When a man came by to announce it would be a 30 minute wait to vote at the Perry-Castañeda Library, Scott Spivey, a Plan II and neuroscience senior, wasn’t fazed. “Regardless of political party, one of the biggest issues, especially coming off of the 2016 election, is the number of people who show up to vote. Longer lines during early voting can be a good thing,” Spivey said.
Despite the addition of a new polling location on campus, wait times at UT’s two polling locations have ranged anywhere from a few minutes to over an hour. With such an unprecedented number of people coming to the polls and unpredictable wait times, professors should consider voting as an excused absence.
In 2014, only 26 percent of registered voters at UT voted. In 2016, that number jumped to 56.5 percent. And although voter turnout at presidential elections is higher on average than in the midterms, in comparison with the national average of 43 percent, UT students turn out to vote at much higher rates than average.
Psychology junior Sam Sanders said she came out to vote early because she hopes that her vote will help bring a Democratic majority in Congress. “I don’t want to wait until the last minute to vote for something as important as this.”
This isn’t an uncommon thought. After Beto O’Rourke’s two visits to UT’s campus this semester, Beto signs, pins and t-shirts have been a common sight across campus. The increased wait times on campus reflects this new student voter enthusiasm. Though increased voter turnout is never a bad thing, variable wait times can be for students.
All the professors I interviewed prior to the polls opening this week were opposed to the idea of giving students an excused absence for voting. In an email, government professor David Prindle wrote, “given that it is easy to vote early, and given that it is easy to go to the polls on election day, I see no reason to give students time off from class-time.”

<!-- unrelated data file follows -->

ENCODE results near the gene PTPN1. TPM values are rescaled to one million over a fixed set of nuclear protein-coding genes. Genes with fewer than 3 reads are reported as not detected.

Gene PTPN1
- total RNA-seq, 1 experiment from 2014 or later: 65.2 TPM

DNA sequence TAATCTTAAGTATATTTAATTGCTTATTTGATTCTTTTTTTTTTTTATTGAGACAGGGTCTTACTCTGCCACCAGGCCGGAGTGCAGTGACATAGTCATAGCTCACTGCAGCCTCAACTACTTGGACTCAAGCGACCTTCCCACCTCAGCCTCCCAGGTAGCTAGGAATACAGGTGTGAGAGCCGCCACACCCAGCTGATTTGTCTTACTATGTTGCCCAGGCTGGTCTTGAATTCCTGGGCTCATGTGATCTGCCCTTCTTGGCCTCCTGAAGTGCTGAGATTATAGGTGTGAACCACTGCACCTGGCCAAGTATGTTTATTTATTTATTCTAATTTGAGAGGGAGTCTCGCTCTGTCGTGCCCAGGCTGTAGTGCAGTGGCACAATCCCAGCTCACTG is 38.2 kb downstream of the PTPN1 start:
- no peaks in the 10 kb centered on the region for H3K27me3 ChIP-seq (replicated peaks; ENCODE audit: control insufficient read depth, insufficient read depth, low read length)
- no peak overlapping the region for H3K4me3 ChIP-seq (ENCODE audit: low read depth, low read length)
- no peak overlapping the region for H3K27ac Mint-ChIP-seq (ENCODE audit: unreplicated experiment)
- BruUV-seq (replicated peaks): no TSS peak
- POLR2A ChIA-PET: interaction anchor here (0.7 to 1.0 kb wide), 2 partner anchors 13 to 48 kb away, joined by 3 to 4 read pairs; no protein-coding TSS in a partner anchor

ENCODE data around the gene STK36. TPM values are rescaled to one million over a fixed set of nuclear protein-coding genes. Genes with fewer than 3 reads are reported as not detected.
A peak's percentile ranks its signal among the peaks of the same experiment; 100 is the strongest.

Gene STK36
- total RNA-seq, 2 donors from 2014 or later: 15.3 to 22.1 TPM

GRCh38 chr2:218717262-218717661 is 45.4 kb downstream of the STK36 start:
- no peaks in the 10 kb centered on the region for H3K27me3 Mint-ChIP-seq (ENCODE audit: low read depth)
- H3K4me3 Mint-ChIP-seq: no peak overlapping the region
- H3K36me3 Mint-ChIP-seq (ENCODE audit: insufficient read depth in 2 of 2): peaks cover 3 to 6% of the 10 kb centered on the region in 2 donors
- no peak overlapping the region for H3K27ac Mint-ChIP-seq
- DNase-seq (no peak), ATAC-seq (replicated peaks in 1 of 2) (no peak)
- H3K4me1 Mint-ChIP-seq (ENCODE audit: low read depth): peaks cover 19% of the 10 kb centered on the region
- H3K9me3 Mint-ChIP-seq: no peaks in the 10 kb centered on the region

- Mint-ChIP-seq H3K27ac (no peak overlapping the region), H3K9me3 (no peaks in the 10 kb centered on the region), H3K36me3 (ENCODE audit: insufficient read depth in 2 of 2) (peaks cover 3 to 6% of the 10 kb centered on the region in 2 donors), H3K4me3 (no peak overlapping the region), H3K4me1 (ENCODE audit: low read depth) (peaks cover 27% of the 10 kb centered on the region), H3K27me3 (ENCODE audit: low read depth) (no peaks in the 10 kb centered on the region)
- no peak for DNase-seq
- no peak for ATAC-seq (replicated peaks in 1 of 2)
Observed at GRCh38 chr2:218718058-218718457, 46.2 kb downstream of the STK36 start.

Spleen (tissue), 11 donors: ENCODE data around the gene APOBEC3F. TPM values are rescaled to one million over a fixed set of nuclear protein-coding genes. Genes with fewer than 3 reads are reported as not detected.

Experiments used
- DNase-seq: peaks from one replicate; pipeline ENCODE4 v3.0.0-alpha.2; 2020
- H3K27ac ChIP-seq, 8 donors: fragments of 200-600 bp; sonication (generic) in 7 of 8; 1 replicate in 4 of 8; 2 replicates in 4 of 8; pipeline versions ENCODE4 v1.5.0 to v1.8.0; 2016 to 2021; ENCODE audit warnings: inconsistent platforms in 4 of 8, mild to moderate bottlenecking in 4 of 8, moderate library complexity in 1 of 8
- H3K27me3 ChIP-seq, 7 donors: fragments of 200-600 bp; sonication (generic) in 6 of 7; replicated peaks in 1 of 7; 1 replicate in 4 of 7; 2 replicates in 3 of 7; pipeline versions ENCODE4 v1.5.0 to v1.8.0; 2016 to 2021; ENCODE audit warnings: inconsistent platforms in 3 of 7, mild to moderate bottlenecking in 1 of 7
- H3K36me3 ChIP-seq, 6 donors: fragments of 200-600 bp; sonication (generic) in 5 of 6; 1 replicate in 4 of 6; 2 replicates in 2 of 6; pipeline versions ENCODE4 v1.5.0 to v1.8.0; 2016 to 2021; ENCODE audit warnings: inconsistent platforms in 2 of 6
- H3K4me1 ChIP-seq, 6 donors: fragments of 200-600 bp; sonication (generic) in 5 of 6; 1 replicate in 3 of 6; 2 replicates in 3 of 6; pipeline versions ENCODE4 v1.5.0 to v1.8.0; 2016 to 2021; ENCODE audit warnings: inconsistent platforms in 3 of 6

His response is valid. If you are a registered voter in Travis County, you can vote at any polling location at any time between 7 a.m. and 7 p.m. Additionally, with the new BeVote app you can easily check wait times at polling locations throughout the county. But for students without a car, especially those who already live on campus near those two polling locations, it’s unreasonable to expect them to add transportation time and cost when it is not necessary.
Robert Quigley, a journalism senior lecturer, was also opposed to the idea of excused absences, but said it was possible that some students might need the exception. “If someone has just the most ridiculous schedule ever, and their (classes) go from early in the morning until late at night, there’s just no other way they can make it to the polls, I might, just because it’s really important.”
Professors sometimes accept selfies as proof of attendance at required events. That system could easily translate to voting. Even just allowing a student stuck in line to not be counted late would help. Though cancelling class may not be possible, being flexible with young voters — who, throughout Texas are the least likely to turnout to vote — can foster voting enthusiasm on UT’s campus.
I won’t pretend that it’s difficult to vote in Austin. But since it has become so much easier to vote in Austin, there are waves of voters — especially first-time voters — flooding to the polls, which makes early voting more similar to Election Day. Professors can send a message they encourage their students to vote by being flexible with attendance during the voting period, especially during what is sure to be a hectic Election Day.
Newman is a journalism junior from Frisco.